Today's Top Alzheimer's News
Yale University advances STEP protein research, Seth Rogen and Lauren Miller raise Alzheimer's awareness among millennials, and the link between Alzheimer's and accelerated weight loss (read more).
- An August 6, 2014 Newsweek article reported on Yale University's efforts to reverse Alzheimer's symptoms in mice. According to the article, "Researchers at Yale School of Medicine announced the discovery of a drug compound that reverses the effects of Alzheimer’s disease in mice. The study published Tuesday in the open access journal PLOS Biology identifies the compound as TC-2153, which prevents the protein STEP (STriatal-Enriched tyrosine Phosphatase) from destroying the brain's ability to learn and retain new things. STEP was discovered twenty-five years ago by Yale School of Medicine professor and leading author of the study, Dr. Paul Lombroso."
- An August 6, 2014 NBC News article reported on Seth Rogen and Lauren Miller's efforts to raise awareness of Alzheimer's among millennials. According to Miller, "We are extremely lucky that we are in a position to reach a generation that has been somewhat under-represented in the fight against Alzheimer's. When my husband started speaking about our experiences, young people who had lost grandparents, parents, brothers and sisters, reached out to us because they felt that someone they could relate to was bringing attention to something that is considered by many to affect only older people. It became clearer and clearer what the mission of Hilarity Charity should be: raising awareness among the millennial generation."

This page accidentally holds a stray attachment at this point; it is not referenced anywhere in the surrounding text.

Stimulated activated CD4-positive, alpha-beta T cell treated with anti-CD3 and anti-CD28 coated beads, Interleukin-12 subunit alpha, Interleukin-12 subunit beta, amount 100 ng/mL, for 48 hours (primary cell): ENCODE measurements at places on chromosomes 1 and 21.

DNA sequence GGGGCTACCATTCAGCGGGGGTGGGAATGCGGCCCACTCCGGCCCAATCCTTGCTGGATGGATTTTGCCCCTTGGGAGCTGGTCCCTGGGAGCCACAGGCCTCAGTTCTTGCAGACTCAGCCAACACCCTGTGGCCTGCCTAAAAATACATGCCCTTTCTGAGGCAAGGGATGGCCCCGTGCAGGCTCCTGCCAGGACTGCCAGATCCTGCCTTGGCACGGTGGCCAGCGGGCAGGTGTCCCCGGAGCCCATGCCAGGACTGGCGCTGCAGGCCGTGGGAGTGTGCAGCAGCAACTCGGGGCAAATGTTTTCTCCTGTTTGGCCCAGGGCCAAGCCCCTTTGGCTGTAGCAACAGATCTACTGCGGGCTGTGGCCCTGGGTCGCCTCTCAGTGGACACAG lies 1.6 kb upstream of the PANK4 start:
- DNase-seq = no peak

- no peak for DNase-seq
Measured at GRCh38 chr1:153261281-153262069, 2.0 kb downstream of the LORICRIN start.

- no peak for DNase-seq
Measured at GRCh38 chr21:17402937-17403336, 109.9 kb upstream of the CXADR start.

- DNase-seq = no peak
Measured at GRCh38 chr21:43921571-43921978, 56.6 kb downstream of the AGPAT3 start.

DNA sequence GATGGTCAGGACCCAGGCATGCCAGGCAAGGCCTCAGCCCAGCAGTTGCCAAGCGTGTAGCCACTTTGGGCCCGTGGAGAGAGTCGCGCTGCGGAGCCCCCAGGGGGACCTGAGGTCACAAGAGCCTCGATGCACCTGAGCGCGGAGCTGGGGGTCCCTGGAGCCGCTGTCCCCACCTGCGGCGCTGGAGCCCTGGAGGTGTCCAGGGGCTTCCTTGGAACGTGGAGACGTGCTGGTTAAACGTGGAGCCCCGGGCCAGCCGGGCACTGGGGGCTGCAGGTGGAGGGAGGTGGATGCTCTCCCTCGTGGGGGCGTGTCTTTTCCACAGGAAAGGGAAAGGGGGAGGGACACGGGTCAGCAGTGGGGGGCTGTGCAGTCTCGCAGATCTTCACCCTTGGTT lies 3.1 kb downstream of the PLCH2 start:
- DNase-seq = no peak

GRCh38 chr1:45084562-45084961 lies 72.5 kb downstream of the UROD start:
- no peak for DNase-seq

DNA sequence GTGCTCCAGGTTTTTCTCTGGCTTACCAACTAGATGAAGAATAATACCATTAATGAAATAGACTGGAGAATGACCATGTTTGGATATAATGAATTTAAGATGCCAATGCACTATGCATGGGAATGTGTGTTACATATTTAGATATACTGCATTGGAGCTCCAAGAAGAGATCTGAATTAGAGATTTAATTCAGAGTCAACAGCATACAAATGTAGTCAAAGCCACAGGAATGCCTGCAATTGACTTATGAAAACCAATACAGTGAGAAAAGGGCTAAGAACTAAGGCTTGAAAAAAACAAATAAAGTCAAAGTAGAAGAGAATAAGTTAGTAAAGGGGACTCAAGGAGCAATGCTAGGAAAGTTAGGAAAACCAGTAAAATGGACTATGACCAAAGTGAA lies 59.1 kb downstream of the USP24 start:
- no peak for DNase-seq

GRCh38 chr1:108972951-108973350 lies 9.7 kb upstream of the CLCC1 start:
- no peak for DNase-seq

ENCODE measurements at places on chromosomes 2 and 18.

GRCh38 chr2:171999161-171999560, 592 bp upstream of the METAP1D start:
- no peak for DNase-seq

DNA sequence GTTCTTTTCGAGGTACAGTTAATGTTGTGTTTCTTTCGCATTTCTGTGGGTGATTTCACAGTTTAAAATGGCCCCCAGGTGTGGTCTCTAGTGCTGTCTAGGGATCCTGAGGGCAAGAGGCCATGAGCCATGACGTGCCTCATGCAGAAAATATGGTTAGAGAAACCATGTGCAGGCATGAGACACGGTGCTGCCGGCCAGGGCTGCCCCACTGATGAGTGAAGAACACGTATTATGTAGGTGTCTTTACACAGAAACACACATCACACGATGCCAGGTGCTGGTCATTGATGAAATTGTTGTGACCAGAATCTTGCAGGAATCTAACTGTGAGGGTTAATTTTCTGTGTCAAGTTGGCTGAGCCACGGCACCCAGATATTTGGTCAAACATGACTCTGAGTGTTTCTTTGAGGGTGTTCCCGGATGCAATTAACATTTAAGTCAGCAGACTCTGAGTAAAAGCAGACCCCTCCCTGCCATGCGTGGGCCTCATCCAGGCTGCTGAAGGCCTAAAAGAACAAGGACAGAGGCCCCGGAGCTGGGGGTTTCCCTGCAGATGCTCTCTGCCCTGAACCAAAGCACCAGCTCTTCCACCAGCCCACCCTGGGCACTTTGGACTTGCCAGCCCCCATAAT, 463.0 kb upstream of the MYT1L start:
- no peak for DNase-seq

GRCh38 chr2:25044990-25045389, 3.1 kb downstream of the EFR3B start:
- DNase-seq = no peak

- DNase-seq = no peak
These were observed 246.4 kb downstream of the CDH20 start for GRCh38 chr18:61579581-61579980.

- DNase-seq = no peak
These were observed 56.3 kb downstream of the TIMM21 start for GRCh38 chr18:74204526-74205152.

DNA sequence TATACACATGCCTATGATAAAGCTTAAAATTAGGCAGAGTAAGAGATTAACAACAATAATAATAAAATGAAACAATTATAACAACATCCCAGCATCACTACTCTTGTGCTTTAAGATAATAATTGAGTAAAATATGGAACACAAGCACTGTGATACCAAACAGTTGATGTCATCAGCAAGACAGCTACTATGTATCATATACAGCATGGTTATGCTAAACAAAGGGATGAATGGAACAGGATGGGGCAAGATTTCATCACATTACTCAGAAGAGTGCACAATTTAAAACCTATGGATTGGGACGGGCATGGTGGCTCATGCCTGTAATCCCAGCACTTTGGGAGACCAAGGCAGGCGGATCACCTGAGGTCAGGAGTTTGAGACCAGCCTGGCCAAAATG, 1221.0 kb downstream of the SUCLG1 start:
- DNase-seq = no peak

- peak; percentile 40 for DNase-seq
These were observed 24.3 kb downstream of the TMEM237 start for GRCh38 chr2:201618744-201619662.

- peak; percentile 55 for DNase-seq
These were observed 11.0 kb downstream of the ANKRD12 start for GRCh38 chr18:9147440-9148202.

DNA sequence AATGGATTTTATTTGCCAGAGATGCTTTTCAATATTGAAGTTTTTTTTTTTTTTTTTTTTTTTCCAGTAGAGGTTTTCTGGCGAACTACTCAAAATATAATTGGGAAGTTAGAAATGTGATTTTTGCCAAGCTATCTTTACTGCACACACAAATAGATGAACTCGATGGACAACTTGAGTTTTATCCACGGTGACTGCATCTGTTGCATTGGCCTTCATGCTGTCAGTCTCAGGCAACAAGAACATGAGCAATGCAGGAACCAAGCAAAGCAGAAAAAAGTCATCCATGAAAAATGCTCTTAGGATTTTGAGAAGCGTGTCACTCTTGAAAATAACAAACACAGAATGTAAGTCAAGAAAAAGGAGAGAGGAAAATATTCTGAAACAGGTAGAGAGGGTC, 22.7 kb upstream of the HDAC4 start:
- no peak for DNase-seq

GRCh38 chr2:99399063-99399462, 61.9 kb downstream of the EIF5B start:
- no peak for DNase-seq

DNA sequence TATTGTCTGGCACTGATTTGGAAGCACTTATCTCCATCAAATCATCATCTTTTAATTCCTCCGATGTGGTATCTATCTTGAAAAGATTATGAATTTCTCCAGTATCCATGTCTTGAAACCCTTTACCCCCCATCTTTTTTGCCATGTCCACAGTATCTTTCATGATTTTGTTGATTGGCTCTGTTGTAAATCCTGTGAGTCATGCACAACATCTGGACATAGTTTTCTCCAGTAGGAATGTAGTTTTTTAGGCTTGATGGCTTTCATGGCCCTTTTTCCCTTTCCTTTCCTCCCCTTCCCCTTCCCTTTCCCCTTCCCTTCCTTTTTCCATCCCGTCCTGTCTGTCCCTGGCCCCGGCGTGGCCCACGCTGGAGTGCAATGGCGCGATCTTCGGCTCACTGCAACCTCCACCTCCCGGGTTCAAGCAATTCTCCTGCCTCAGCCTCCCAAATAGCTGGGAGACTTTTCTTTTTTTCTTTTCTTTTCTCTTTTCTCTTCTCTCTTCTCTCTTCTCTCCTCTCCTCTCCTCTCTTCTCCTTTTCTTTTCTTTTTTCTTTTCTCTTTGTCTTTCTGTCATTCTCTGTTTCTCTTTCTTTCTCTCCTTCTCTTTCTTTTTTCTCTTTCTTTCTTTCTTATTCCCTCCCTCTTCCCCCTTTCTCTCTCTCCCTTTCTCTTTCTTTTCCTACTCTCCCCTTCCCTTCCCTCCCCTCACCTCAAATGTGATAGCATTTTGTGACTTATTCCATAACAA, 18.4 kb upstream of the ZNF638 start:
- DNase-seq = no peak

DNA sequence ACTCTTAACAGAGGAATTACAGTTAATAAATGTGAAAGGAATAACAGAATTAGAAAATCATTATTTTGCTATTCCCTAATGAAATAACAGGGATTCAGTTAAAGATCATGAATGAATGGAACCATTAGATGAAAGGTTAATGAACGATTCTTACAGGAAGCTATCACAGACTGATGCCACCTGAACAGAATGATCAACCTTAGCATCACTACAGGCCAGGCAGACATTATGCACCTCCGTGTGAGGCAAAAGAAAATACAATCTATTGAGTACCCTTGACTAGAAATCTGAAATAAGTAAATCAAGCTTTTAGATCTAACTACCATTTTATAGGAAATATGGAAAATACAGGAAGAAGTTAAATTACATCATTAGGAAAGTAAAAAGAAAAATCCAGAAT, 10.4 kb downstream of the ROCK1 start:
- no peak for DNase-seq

Research, science, and technology
- An August 6, 2014 Washington Post article reported that "People with moderate-to-severe vitamin D deficiencies are significantly more likely to develop Alzheimer’s disease or other forms of dementia than those who have an adequate supply of the vitamin in their body, a new study has found."
- An August 6, 2014 Science Blog article reported on the link between Alzheimer's and accelerated weight loss. According to the article, "The research team at Weill Cornell’s Feil Family Brain and Mind Research Institute discovered that the accumulation of a peptide called amyloid-beta inside the brain disrupts the body’s mechanism to regulate its weight, leading to accelerated weight loss years before diagnosis."